Lunch, dinner and popovers

Posted by Anne on November 20, 2008 at 12:07 pm.

It’s been a while!

First: Two new lunch options in downtown Cedar Rapids!

  • The Prairie Soup Company, owned and operated by Ryan and Katy Buresh, serves homemade soups and sandwiches from their location on the second floor of the APEC building. 
  • Benz Beverage Depot is offering grab-and-go “European Lunches” featuring artisan or imported cheeses and sliced cured meats on a mini baguette for $5.95.

Second: You’ve probably heard by now, but just in case you haven’t, Blend and the Piano Lounge are both open for business. They both look a little different — Blend has added an outdoor seating area, reconfigured its entryway, and redecorated the interior with darker, cooler tones while The Piano Lounge has opened up it’s establishment and added a second bar — but they’ve maintained their cool, upscale atmosphere AND tasty food and drinks.

Third: I wanted to show you what the popovers I wrote about in my last column looked like. I had always shyed away from popovers, because I didn’t want to buy a popover pan, and I was afraid that using a muffin pan would result in a batch of unpoppedovers and a disappointed and unhappy Anne. But then I took a deep breath and gave it a try anyway. I’m pleased to report that the popovers did rise, at least a little bit, and they were delicious and I will be making them again, popover pan or no.

 

A muffin pan o popovers

A muffin pan o popovers

Lovely, poofy insides. Im getting hungry.

Lovely, poofy insides. I'm getting hungry.

A word of warning for those who haven’t tried popovers before: These should be eaten while they’re still warm from the oven. Unlike, say, muffins or biscuits, they’re no good the next day. Click through for the recipe.

POPOVERS
Makes 6
2 large eggs
1 cup whole milk
1 cup all-purpose flour
1 tablespoon unsalted butter, melted and cooled
1/2 teaspoon salt
1 tablespoon vegetable oil

Blend the eggs and milk together in a blender until smooth. Add the flour, melted butter and salt and continue to blend on high speed until the batter is bubbling and smooth, about 1 minute. Cover and let the batter rest at room temperature for 30 minutes.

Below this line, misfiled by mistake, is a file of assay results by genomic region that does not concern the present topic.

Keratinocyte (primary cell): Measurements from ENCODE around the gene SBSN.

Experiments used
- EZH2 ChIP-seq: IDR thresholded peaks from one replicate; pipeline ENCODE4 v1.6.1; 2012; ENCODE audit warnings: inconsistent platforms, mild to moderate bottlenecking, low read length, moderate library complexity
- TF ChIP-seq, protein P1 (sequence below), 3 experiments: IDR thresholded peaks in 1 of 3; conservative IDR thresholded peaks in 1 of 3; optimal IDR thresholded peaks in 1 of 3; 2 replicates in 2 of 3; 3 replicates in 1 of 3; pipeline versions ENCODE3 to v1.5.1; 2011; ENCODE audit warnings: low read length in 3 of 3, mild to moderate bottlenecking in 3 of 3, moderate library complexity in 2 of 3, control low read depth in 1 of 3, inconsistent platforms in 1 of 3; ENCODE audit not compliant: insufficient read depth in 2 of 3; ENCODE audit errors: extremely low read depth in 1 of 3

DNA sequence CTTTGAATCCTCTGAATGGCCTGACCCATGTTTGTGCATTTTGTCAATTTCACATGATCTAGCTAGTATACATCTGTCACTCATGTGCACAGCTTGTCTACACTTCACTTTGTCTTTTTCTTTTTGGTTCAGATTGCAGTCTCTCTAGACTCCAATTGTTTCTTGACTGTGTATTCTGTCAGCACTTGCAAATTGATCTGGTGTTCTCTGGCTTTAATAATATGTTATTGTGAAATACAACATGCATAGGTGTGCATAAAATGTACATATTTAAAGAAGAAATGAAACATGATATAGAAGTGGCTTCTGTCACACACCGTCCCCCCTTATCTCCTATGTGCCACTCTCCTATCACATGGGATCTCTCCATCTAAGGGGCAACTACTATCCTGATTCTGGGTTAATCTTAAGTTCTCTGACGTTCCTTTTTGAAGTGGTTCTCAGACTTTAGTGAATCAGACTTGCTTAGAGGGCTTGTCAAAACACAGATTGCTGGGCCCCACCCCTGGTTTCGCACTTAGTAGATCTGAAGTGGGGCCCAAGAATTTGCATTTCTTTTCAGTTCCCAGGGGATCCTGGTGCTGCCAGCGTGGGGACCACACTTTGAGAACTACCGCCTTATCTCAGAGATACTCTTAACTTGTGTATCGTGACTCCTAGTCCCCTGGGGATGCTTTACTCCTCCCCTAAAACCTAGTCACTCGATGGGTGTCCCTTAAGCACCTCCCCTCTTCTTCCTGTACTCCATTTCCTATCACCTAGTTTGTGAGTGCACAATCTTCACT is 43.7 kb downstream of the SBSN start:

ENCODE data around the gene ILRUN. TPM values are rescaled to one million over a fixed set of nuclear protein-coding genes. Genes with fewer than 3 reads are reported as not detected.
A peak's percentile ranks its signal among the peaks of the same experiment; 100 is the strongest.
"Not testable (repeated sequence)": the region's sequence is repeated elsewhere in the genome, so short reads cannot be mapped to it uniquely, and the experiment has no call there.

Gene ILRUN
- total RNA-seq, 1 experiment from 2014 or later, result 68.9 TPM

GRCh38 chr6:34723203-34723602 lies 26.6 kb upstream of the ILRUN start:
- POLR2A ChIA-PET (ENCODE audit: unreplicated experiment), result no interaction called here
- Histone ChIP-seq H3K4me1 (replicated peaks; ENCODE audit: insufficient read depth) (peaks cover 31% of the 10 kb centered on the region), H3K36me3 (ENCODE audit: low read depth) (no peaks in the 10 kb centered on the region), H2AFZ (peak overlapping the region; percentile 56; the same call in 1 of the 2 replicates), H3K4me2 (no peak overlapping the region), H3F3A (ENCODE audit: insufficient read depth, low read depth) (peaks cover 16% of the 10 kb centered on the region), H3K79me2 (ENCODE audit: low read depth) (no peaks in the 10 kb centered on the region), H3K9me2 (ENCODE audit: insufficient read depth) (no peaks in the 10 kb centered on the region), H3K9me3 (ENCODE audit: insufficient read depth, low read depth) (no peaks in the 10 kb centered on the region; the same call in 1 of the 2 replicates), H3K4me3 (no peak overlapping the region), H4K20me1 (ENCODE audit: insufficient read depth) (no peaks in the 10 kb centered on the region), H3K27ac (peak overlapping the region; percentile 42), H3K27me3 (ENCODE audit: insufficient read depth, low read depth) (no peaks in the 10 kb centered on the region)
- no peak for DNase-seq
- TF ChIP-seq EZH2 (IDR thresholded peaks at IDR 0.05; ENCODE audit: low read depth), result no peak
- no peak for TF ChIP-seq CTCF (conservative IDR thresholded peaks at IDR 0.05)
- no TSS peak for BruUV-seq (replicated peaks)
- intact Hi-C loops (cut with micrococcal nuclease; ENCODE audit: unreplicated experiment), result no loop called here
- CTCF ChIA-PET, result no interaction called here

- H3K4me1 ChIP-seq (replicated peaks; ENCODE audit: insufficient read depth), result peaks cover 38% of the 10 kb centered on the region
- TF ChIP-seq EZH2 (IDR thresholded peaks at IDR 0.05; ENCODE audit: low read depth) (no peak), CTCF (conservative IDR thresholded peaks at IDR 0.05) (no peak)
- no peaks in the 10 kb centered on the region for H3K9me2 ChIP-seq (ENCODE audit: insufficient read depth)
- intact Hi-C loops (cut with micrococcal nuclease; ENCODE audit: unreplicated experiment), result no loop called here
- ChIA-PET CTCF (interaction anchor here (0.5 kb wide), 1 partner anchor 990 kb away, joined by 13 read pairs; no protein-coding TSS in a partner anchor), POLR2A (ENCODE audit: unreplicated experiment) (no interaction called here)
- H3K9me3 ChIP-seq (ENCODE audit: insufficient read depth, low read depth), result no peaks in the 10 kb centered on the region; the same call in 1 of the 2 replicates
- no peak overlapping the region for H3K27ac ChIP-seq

While the batter is resting, measure 1/2 teaspoon vegetable oil into each cup of the popover pan. Adjust an oven rack to the lowest position, place the popover pan in the oven, and heat the oven to 450 degrees.

After the batter has rested, pour it into a 4-cup liquid measuring cup or another container with a spout. (You will have about 2 cups batter.) Working quickly, remove the pan from the oven and divide the batter evenly among the 6 cups in the pan. Return the pan to the oven and bake for 20 minutes. (Do not open the door.)

Lower the heat to 350 degrees and continue to bake until golden brown, 15 to 18 minutes longer. Gently flip the popovers out onto a wire rack and let cool slightly before serving.

Note: If you do not have a popover pan, you can make popovers in a muffin tin. They won’t rise as high, but they’ll taste good. Use a 12-cup muffin tin, filling only the 10 outer cups with batter. You’ll need an extra 2 teaspoons of vegetable oil to grease the 10 muffin cups.

Source: “The America’s Test Kitchen Family Baking Book” (America’s Test Kitchen) by the editors at America’s Test Kitchen.

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One Comment

  • Liz says:

    Your popovers came out fantastic. I make my popovers in muffin tins. I will, one day, buy a popover pan-maybe. :smile:

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